Making sourdough bread became a regular activity for my husband and children during the lockdown in the pandemic. I know we weren’t the only people who decided to make their bread. I’m not sure why bread-making became so popular. Perhaps it was because we had plenty of time to do things, or because it was harder to get to the store, to buy bread.

Whatever the reason, and wherever we are, bread is one of the world’s basic bodily sustenances. It has been so throughout history. 

The bread we buy now from the farmer’s market is from a bakery called “Bread-Alone.” I don’t know if the name is meant to have biblical connotations, but it reminds me of Jesus’ words when the devil tempted him to turn stones into bread. Jesus said: “‘People do not live by bread alone, but by every word that comes from the mouth of God’” (Matthew 4:4 NLT).

Bread is also a common topic in the Bible. 

Jesus took five small loaves of bread and multiplied them to feed thousands. (Matthew 14:15-21). Jesus chose bread to symbolize his body and said: “Take and eat; this is my body” (Matthew 26:26). 

Jesus also said: “I am the living bread that came down from heaven” (John 6:51). 

Jewish listeners during that time would have been reminded of the bread God provided from heaven when the people grumbled they were starving and missed the rich foods of Egypt: “I will rain down bread from heaven for you” God said (Exodus 16:4). The people named it “manna” (Exodus 16:31).

The “bread from heaven” appeared like thin flakes of frost on the ground after the dew had gone. At first the people didn’t know what it was until Moses told them it was the bread God had given them (Exodus 16:14-15).

If they trusted God’s instructions for gathering the manna, each person had just the right amount of bread needed for each day.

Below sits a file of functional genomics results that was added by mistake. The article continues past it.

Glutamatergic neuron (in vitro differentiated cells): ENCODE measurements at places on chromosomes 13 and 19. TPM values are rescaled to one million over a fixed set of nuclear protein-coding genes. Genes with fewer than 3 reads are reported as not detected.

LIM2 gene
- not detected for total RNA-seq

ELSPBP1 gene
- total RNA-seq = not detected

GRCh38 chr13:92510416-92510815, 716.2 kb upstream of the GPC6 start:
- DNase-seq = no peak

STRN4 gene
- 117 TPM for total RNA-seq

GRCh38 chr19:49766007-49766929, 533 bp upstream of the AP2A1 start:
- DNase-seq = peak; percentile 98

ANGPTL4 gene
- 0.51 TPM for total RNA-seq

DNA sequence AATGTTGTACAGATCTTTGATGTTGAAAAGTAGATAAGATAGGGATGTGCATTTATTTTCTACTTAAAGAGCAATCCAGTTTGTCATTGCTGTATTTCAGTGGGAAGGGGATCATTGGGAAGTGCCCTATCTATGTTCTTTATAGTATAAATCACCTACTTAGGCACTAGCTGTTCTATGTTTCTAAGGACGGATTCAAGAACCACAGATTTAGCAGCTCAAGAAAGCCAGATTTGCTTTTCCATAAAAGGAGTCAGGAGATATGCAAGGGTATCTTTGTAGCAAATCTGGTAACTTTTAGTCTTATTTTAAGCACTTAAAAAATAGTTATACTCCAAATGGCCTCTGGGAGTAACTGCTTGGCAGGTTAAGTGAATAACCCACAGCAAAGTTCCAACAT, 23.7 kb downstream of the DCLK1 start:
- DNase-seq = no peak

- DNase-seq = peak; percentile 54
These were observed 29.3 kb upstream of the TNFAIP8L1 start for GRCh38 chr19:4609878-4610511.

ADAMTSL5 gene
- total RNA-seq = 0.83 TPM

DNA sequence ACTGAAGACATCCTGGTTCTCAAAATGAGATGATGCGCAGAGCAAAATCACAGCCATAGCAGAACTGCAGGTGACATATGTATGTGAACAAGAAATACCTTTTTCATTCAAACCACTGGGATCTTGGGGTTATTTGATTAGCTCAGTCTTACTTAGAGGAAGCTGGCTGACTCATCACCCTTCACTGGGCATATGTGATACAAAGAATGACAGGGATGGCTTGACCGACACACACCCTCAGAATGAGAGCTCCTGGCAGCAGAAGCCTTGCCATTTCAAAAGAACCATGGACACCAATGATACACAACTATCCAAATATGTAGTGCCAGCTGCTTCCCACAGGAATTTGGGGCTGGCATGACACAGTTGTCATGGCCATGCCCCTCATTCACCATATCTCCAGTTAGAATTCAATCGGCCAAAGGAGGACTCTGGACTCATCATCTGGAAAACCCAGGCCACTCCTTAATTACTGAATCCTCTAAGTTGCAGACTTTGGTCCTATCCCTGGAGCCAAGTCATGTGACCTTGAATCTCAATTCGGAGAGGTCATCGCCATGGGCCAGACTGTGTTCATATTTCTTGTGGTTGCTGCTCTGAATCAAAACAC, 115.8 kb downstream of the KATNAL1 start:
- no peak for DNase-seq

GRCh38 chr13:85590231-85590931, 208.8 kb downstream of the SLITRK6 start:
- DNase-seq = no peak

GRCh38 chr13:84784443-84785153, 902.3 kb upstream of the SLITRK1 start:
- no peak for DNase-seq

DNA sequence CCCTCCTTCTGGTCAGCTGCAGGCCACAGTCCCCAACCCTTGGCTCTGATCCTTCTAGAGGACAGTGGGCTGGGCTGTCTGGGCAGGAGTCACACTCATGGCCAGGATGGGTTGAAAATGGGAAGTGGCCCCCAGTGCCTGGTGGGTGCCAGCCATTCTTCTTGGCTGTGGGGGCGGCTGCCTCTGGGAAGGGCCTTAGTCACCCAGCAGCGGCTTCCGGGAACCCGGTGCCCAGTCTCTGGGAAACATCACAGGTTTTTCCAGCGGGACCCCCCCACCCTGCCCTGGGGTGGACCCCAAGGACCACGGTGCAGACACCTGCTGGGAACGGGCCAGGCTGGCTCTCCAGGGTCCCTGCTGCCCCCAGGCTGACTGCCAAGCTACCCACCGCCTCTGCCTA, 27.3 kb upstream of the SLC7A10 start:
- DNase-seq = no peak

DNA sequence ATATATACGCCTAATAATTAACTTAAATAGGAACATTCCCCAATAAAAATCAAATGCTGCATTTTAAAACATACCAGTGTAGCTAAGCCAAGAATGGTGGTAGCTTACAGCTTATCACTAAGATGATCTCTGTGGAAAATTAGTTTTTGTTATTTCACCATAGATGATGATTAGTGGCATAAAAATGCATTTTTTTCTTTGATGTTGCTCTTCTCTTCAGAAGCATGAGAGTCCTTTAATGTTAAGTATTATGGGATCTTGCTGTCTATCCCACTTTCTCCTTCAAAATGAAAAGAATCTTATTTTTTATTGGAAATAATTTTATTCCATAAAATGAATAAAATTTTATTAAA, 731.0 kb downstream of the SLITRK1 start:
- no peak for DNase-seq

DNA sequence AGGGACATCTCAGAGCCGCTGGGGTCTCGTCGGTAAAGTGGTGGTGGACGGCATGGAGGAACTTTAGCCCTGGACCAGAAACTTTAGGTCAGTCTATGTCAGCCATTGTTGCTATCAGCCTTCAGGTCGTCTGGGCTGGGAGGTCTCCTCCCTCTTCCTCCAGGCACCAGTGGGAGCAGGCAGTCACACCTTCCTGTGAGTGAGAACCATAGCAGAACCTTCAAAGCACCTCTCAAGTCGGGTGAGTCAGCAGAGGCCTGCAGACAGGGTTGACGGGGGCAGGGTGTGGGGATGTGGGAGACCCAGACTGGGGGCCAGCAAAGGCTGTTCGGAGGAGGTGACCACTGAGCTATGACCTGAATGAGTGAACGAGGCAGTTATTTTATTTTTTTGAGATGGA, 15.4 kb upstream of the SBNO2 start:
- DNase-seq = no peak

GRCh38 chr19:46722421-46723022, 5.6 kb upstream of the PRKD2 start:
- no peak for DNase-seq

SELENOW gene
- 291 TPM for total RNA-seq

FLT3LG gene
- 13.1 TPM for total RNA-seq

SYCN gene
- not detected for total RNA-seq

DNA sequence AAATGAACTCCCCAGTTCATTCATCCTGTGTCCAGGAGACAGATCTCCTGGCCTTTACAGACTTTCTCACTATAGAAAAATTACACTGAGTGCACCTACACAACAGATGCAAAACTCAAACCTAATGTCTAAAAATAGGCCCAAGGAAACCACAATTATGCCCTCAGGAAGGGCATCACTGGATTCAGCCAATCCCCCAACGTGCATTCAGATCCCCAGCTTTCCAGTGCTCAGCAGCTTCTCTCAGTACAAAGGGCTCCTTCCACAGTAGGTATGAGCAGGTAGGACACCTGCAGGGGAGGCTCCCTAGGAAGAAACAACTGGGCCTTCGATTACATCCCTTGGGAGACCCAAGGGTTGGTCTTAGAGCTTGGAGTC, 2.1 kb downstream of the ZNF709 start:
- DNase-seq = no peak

Manna kept them alive and God provided it daily. 

So from bread during the pandemic lock-downs to Jesus’ words and desert wanderings, we come to the instruction to ask God in our prayers: “give us today our daily bread” (Matthew 6:11).

We are to pray asking for and trusting in God’s provision for our needs each day. 

We are to take what God gives us, trusting and not grumbling, that it is enough.

We are to ask believing that God can provide something where there is nothing.

We are to ask believing that God can multiply what we do have and provide more than enough.

We are to ask as we remember that Jesus, through his broken body like bread, provides a way to God and enables us to become children of God.

And then we are to ask, recognizing God’s provision as a gift. We are to remember that Jesus said: “Which of you, if your son asks for bread, will give him a stone? …If you, then, though you are evil, know how to give good gifts to your children, how much more will your Father in heaven give good gifts to those who ask him!

What do you need to ask God for today?


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